Tourism New Zealand
For the launch of the "Rough Guide to Maori New Zealand", May 2004. This world first on a particular culture is a mini-version of the popular "Rough Guide" series of tourist guides and was a collaboration between Tourism New Zealand, the National Maori Tourism Network and the Rough Guide publishers, with support from the Historic Places Trust, Air New Zealand and Tailor Made Travel (UK). It has been cover-mounted and distributed with 165,000 copies of the UK Daily Telegraph and 47,000 copies of Wanderlust Magazine as well as at the Chelsea Flower Show.
not only background and showcase New Zealand's unique
indigenous culture to a wide international audience but also
support the economic development of Maori tourism in New
Zealand. Who knows, it might even tell us a few things about
ourselves that we don't know. For more information visit
NZ Federation of Business and Professional Women Inc (BPW NZ)
For follow-up to the "World of Peace" conference, May 2004. BPW NZ is part of an international business and professional women's organization and for their 39th conference last year they focused on "A World of Peace". The purpose was to provide a forum to explore the economic, social and cultural diversity of women in New Zealand, to identify ways to improve the position of women in the economic life of New Zealand, and to initiate a project to advance the integration of migrant and refugee women into New Zealand society.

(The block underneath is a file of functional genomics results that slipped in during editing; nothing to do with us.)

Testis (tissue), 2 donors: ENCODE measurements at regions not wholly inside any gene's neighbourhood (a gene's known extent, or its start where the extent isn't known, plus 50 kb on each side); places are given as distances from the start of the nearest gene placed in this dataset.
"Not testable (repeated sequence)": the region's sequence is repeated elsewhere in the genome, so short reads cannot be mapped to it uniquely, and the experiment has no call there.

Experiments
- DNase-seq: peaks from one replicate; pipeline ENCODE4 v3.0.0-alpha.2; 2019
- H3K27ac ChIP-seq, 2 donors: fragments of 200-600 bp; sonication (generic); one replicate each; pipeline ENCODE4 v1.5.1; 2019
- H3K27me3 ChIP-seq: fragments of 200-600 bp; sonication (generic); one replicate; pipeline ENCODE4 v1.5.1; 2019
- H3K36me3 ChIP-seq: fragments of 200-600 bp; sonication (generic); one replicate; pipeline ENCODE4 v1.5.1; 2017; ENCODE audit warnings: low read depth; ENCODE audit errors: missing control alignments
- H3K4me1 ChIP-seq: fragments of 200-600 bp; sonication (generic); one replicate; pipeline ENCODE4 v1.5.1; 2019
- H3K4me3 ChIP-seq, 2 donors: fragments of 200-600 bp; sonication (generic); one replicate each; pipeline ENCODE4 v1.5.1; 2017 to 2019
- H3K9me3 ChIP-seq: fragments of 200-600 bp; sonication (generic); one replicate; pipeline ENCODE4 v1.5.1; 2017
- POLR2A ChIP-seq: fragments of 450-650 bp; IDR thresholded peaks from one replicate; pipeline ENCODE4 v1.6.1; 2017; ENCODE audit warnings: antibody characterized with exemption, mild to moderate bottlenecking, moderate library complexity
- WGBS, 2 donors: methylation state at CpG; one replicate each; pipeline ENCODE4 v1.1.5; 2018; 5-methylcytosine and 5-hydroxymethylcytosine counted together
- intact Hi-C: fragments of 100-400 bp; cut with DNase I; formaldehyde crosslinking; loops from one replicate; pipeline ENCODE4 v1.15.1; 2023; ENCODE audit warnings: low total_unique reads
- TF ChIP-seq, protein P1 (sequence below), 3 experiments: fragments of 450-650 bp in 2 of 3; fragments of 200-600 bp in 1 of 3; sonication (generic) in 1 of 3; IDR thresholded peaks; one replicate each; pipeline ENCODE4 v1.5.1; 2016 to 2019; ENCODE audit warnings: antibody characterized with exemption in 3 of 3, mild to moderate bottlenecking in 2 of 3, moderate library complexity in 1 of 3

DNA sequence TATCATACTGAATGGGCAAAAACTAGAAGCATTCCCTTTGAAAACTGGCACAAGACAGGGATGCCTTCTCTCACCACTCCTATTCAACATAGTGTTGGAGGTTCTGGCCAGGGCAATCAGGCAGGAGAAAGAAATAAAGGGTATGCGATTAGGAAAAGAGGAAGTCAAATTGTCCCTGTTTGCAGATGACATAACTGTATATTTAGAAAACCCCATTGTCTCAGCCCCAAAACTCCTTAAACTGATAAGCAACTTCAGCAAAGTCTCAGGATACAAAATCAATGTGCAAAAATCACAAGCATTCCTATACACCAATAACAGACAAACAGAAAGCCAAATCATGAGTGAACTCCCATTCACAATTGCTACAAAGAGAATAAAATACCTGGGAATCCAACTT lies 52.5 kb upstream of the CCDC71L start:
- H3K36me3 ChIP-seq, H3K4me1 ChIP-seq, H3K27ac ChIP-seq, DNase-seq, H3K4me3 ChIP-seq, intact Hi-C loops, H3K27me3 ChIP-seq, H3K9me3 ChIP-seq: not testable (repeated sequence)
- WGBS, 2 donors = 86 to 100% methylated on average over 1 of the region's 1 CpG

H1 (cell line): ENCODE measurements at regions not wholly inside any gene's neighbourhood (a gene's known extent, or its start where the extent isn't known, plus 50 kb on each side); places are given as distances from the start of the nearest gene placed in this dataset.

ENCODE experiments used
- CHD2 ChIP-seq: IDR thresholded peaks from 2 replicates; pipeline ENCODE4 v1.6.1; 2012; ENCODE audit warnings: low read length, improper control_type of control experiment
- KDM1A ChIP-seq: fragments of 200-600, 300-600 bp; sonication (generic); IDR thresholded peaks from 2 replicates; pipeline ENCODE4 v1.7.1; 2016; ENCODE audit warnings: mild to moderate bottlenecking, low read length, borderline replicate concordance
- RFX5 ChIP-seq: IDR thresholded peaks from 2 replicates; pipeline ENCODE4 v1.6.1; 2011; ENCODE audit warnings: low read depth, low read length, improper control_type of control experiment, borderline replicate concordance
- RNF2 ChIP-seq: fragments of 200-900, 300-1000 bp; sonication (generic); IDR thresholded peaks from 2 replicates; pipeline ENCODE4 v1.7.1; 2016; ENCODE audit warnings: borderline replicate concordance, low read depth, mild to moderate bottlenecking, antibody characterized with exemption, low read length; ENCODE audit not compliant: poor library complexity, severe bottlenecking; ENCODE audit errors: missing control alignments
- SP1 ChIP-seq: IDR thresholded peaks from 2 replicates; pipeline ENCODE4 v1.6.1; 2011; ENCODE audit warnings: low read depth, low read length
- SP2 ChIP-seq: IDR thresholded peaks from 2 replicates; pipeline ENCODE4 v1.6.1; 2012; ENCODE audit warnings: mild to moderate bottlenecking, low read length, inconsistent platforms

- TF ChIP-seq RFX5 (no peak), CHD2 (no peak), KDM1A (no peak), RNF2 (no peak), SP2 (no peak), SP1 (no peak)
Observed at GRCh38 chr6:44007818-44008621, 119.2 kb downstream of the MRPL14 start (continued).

Refugee and migrant women were
sponsored and invited to lead and contribute to workshops on
employment, education, health, resettlement, discrimination
and communicating with people of other languages. Some 150
women from branches around the country attended, and
delegates have taken the ideas generated by the workshops
back to their clubs to initiate new projects. The outcome
of these workshops, a booklet on Resettlement Issues for
Refugee and Migrant Women, including suggested projects, was
recently launched by the Auckland Clubs and the women of
Ruapotaka marae at the marae. The BPW NZ website is at
Shanti Niwas Charitable Trust, Auckland
For the ethnic food and cultural fesitival, 1 May 2004. This annual event at the Mt Albert War Memorial Hall continues to grow, and is a fundraiser for the Shanti Niwas Charitable Trust, which delivers care services to older people of Indian origin along with educational, social and cultural support. The members include Hindus, Muslims, Christians and Sikhs. Activities include film showings, festivals and cultural activities, workshops on access to health services, welfare assistance and fundraising.
Year 10 Economics Students, St Thomas of Canterbury College, Christchurch